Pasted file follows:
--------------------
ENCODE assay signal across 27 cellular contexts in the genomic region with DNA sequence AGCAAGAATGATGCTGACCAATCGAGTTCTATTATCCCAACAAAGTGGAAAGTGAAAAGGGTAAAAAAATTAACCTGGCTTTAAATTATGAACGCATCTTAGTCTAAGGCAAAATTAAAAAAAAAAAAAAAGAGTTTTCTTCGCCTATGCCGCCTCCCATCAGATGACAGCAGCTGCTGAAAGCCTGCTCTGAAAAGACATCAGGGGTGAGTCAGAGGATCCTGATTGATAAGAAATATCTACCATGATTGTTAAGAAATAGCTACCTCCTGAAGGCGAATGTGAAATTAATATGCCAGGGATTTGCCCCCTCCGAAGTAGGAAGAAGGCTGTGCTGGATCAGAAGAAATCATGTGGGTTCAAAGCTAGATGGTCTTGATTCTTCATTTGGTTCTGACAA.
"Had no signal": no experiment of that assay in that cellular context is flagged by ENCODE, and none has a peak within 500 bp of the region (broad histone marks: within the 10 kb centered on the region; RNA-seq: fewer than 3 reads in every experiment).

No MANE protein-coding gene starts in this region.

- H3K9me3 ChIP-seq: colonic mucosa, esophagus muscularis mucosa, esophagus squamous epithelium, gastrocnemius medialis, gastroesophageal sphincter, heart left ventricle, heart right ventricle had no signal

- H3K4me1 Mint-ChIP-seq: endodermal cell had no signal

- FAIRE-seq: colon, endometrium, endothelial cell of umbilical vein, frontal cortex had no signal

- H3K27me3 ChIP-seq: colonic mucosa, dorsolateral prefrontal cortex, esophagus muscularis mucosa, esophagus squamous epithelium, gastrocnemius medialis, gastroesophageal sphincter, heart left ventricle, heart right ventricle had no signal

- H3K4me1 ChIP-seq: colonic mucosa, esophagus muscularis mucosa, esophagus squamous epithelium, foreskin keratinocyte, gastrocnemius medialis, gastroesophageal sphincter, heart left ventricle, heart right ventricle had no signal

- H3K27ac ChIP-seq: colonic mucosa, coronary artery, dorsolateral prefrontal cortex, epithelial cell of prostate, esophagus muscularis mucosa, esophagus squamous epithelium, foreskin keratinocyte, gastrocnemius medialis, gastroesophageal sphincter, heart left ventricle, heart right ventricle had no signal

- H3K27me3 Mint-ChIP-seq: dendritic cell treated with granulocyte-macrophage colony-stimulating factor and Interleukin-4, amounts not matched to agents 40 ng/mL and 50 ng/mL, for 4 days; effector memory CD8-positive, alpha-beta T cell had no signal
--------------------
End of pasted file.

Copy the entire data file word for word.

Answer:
ENCODE assay signal across 27 cellular contexts in the genomic region with DNA sequence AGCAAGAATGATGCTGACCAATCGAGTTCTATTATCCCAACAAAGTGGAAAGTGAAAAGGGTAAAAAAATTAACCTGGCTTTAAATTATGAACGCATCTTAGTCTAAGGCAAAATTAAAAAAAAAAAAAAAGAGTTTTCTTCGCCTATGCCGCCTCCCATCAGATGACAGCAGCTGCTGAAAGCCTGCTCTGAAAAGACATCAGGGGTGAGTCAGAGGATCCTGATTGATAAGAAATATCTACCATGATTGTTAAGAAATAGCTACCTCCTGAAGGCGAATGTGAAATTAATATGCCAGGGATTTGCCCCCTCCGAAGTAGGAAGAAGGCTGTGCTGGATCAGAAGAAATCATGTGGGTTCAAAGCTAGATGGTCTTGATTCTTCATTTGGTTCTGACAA.
"Had no signal": no experiment of that assay in that cellular context is flagged by ENCODE, and none has a peak within 500 bp of the region (broad histone marks: within the 10 kb centered on the region; RNA-seq: fewer than 3 reads in every experiment).

No MANE protein-coding gene starts in this region.

- H3K9me3 ChIP-seq: colonic mucosa, esophagus muscularis mucosa, esophagus squamous epithelium, gastrocnemius medialis, gastroesophageal sphincter, heart left ventricle, heart right ventricle had no signal

- H3K4me1 Mint-ChIP-seq: endodermal cell had no signal

- FAIRE-seq: colon, endometrium, endothelial cell of umbilical vein, frontal cortex had no signal

- H3K27me3 ChIP-seq: colonic mucosa, dorsolateral prefrontal cortex, esophagus muscularis mucosa, esophagus squamous epithelium, gastrocnemius medialis, gastroesophageal sphincter, heart left ventricle, heart right ventricle had no signal

- H3K4me1 ChIP-seq: colonic mucosa, esophagus muscularis mucosa, esophagus squamous epithelium, foreskin keratinocyte, gastrocnemius medialis, gastroesophageal sphincter, heart left ventricle, heart right ventricle had no signal

- H3K27ac ChIP-seq: colonic mucosa, coronary artery, dorsolateral prefrontal cortex, epithelial cell of prostate, esophagus muscularis mucosa, esophagus squamous epithelium, foreskin keratinocyte, gastrocnemius medialis, gastroesophageal sphincter, heart left ventricle, heart right ventricle had no signal

- H3K27me3 Mint-ChIP-seq: dendritic cell treated with granulocyte-macrophage colony-stimulating factor and Interleukin-4, amounts not matched to agents 40 ng/mL and 50 ng/mL, for 4 days; effector memory CD8-positive, alpha-beta T cell had no signal